The odd thing is that they output the exact same damage, only being different to each other as far as appearance, ammo and sound goes. I like the weapons, they just have to be more unique in themselves. Now, enemies are obviously a big part of the game, so there is a lot of them, and they're honestly some of the most disturbing things I've seen. I know that some games has some really weird enemy types, but this game takes it up a notch - there's literally a creature in it that is called the Puker, and that is 4-5 meters tall (or even higher), with 9 gigantic visible female breasts featured on it.
Other enemies are: the Wanton, and the Reaper, with the latter being the least present one. They're pretty creepy looking, but their (Wantons) running animations are really bland, they're not smart at all, and they're so easy to defeat. Much of the gameplay consists of running around the ship, gathering supplies and ammo, encountering enemies, trying to find weapons, uncovering what's going on in Shakter-One, exploring, and more. It's a well known gameplay concept, but there just seems to be something missing from this one, as if it's boring in a way, though not entirely all the way through.
There are sections that I enjoyed more than others, but some got kind of dull, not due to the gameplay in general, but rather in the way of being unable to progress at times without having to look up a video walkthrough, as the game doesn't tell you much, and finding codes for certain locked areas are really hard to find. The game being very short, too, doesn't make things better, as it only takes around 3-4 hours to complete it, something I didn't expect at all. There's also puzzles, but they're all the same, and they're very easy. Story The game certainly does have a story, and there's even a second game in the works, continuing Mark's weird yet interesting story. The problem with it, however, is that it feels like I'm playing a sequel to another game. There's no background information about what's going on in Hollow, and most of the time, I had no clue of what I was doing.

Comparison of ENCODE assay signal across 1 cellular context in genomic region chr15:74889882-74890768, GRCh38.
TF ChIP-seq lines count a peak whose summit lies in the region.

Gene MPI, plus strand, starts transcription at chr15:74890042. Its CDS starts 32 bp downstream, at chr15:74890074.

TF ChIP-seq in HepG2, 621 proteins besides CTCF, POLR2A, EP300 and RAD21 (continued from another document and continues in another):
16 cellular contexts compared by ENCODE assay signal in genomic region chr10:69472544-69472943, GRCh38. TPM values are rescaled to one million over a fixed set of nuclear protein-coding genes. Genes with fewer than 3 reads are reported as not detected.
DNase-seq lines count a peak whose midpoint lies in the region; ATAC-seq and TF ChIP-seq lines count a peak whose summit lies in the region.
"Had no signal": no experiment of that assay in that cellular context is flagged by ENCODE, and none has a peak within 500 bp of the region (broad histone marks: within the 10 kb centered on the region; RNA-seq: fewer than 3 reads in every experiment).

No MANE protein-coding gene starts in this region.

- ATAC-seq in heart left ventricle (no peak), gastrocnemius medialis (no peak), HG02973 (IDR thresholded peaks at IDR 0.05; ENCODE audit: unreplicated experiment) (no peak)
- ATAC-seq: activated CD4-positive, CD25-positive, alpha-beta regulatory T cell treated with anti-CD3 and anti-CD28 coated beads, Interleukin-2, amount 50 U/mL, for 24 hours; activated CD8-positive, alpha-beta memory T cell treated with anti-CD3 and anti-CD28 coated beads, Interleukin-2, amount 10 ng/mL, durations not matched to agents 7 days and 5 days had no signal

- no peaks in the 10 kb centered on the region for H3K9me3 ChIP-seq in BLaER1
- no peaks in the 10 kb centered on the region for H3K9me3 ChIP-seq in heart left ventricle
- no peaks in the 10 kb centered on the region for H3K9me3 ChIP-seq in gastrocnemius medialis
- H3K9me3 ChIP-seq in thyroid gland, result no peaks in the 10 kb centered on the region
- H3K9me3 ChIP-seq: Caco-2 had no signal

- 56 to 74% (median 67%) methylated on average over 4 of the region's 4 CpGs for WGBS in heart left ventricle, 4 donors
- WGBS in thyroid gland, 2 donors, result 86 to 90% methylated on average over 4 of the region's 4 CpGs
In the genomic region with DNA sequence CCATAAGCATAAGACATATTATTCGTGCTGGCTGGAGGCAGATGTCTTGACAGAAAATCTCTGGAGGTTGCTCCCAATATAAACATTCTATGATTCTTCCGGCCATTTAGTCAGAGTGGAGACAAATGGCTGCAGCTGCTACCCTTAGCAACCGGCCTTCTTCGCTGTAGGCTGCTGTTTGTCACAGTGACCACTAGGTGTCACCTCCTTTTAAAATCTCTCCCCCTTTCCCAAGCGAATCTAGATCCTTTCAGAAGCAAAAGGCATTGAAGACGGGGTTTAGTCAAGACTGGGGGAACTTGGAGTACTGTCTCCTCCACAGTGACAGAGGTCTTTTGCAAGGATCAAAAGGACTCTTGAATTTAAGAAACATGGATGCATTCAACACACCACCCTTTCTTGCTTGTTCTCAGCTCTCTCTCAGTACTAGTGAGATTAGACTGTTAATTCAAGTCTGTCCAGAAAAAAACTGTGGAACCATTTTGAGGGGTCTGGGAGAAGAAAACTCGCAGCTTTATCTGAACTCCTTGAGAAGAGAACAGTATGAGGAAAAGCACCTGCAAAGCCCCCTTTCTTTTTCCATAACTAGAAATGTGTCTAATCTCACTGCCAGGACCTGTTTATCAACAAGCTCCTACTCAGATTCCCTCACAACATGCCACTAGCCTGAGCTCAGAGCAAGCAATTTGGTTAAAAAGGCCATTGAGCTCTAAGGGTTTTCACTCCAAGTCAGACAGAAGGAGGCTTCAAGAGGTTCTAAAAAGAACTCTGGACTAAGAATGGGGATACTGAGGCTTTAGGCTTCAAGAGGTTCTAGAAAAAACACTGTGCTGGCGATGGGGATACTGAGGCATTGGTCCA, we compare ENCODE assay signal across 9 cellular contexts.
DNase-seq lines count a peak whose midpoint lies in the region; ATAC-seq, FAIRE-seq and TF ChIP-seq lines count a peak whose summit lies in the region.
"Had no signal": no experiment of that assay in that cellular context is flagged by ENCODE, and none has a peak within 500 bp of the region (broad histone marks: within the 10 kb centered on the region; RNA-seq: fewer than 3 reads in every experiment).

I mean, literally around 15 minutes into the game and I'm seeing a cut-scene play out where I'm introduced to Mark's ex-wife, Sara, talking with each other like as if I'm supposed to know what has happened between them, and who they are, without any actual knowledge of practically anything besides the fact that I'm some pilot in space that has entered a ship where everything has taken a turn for the worst. Don't get me wrong, I liked the story, I even thought it was surprisingly deep in some way, but I didn't really approve of the fact that I was thrown into it like as if I was supposed to know the story behind it all just like that.
Other than that, it's pretty good. There's only two people in the game that are ever seen alive, Mark and Sara, but it seems like Mark is the only one that's actually there. You see; at first, I thought Sara was part of it all, and that she really was with Mark during cut-scenes, but the longer I played, the more I realized that that's not the case. I honestly still don't know exactly what the story is about. Mark is a pilot that's essentially stuck in some weird loop, I think, at least as far as memory wipes go.
Sara helped Mark escape the ship from earlier, only for him to return and get a second chance of revealing the truth. Throughout the story, mark is experiencing hallucinations featuring Sara, about their past, and it's obviously something that is haunting him. Sara is not the only one that is haunting him, though, as Mark sees other stuff, too. So, I did like the story, but I wanted know a lot more, especially beforehand. All in all Hollow is undoubtely a good horror game at its core, but the absence of a true horror element does deny the chance of it ever being fully fletched out. Performance is something every game needs in order to be playable, and Hollow does have a questionable framerate, as well as bugs here and there, but despite all this, the game is playable from start to finish in a decent manner. The game isn't breaking any records for its visuals, either, and some might argue that they could've been better, but compared to other horror games, it's very good looking. The story confused me more than any other game has done recently, I really did want to know more instead of having to wait for a second game, especially since the game is very short. Gameplay is not bad, but I can't say I enjoyed it entirely, mostly due to how stale it got some times.
Hollow is available digitally on the Xbox Store, and is priced at the reasonable price of $20. Are you interested in buying the game? That can be done here: Hollow - Microsoft Store. A review code was provided by Forever Entertainment for review purposes. This review is written by Jesper Ingemansson, and is based on his honest opinion about the game.